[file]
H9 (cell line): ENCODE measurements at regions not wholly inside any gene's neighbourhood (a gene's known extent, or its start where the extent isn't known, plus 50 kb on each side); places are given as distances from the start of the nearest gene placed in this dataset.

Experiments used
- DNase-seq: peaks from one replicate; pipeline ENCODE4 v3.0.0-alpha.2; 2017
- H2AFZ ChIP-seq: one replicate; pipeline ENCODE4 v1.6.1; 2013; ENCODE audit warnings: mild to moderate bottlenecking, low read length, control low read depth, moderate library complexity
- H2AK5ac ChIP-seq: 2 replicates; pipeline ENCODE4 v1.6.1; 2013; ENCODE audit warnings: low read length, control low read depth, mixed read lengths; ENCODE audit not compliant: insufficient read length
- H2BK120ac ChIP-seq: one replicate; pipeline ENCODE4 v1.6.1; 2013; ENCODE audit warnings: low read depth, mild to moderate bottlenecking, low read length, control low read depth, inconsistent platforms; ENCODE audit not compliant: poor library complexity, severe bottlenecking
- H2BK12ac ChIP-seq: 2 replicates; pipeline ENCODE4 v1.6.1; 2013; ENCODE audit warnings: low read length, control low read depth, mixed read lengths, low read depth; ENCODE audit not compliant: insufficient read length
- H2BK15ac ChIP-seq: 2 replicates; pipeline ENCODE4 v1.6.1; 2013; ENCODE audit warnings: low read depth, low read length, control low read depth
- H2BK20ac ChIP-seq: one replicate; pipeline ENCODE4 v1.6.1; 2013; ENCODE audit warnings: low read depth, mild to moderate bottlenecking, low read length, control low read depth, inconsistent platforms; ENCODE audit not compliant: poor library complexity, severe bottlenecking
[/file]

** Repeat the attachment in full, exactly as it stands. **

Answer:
H9 (cell line): ENCODE measurements at regions not wholly inside any gene's neighbourhood (a gene's known extent, or its start where the extent isn't known, plus 50 kb on each side); places are given as distances from the start of the nearest gene placed in this dataset.

Experiments used
- DNase-seq: peaks from one replicate; pipeline ENCODE4 v3.0.0-alpha.2; 2017
- H2AFZ ChIP-seq: one replicate; pipeline ENCODE4 v1.6.1; 2013; ENCODE audit warnings: mild to moderate bottlenecking, low read length, control low read depth, moderate library complexity
- H2AK5ac ChIP-seq: 2 replicates; pipeline ENCODE4 v1.6.1; 2013; ENCODE audit warnings: low read length, control low read depth, mixed read lengths; ENCODE audit not compliant: insufficient read length
- H2BK120ac ChIP-seq: one replicate; pipeline ENCODE4 v1.6.1; 2013; ENCODE audit warnings: low read depth, mild to moderate bottlenecking, low read length, control low read depth, inconsistent platforms; ENCODE audit not compliant: poor library complexity, severe bottlenecking
- H2BK12ac ChIP-seq: 2 replicates; pipeline ENCODE4 v1.6.1; 2013; ENCODE audit warnings: low read length, control low read depth, mixed read lengths, low read depth; ENCODE audit not compliant: insufficient read length
- H2BK15ac ChIP-seq: 2 replicates; pipeline ENCODE4 v1.6.1; 2013; ENCODE audit warnings: low read depth, low read length, control low read depth
- H2BK20ac ChIP-seq: one replicate; pipeline ENCODE4 v1.6.1; 2013; ENCODE audit warnings: low read depth, mild to moderate bottlenecking, low read length, control low read depth, inconsistent platforms; ENCODE audit not compliant: poor library complexity, severe bottlenecking